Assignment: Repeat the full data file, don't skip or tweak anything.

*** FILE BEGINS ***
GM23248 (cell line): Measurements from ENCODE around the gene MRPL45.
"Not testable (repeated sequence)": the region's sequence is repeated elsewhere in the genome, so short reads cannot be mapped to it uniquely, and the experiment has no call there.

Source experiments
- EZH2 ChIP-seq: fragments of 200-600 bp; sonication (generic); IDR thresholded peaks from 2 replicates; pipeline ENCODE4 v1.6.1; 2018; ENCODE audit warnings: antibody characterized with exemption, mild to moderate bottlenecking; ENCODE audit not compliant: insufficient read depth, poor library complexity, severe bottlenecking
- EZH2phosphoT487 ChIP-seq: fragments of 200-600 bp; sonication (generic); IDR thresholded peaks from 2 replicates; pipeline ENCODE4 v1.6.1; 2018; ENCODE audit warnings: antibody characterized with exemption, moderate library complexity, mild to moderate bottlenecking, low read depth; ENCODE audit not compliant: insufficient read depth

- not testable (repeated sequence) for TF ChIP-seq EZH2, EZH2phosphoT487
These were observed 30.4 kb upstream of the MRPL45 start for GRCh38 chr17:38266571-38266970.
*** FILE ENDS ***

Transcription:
GM23248 (cell line): Measurements from ENCODE around the gene MRPL45.
"Not testable (repeated sequence)": the region's sequence is repeated elsewhere in the genome, so short reads cannot be mapped to it uniquely, and the experiment has no call there.

Source experiments
- EZH2 ChIP-seq: fragments of 200-600 bp; sonication (generic); IDR thresholded peaks from 2 replicates; pipeline ENCODE4 v1.6.1; 2018; ENCODE audit warnings: antibody characterized with exemption, mild to moderate bottlenecking; ENCODE audit not compliant: insufficient read depth, poor library complexity, severe bottlenecking
- EZH2phosphoT487 ChIP-seq: fragments of 200-600 bp; sonication (generic); IDR thresholded peaks from 2 replicates; pipeline ENCODE4 v1.6.1; 2018; ENCODE audit warnings: antibody characterized with exemption, moderate library complexity, mild to moderate bottlenecking, low read depth; ENCODE audit not compliant: insufficient read depth

- not testable (repeated sequence) for TF ChIP-seq EZH2, EZH2phosphoT487
These were observed 30.4 kb upstream of the MRPL45 start for GRCh38 chr17:38266571-38266970.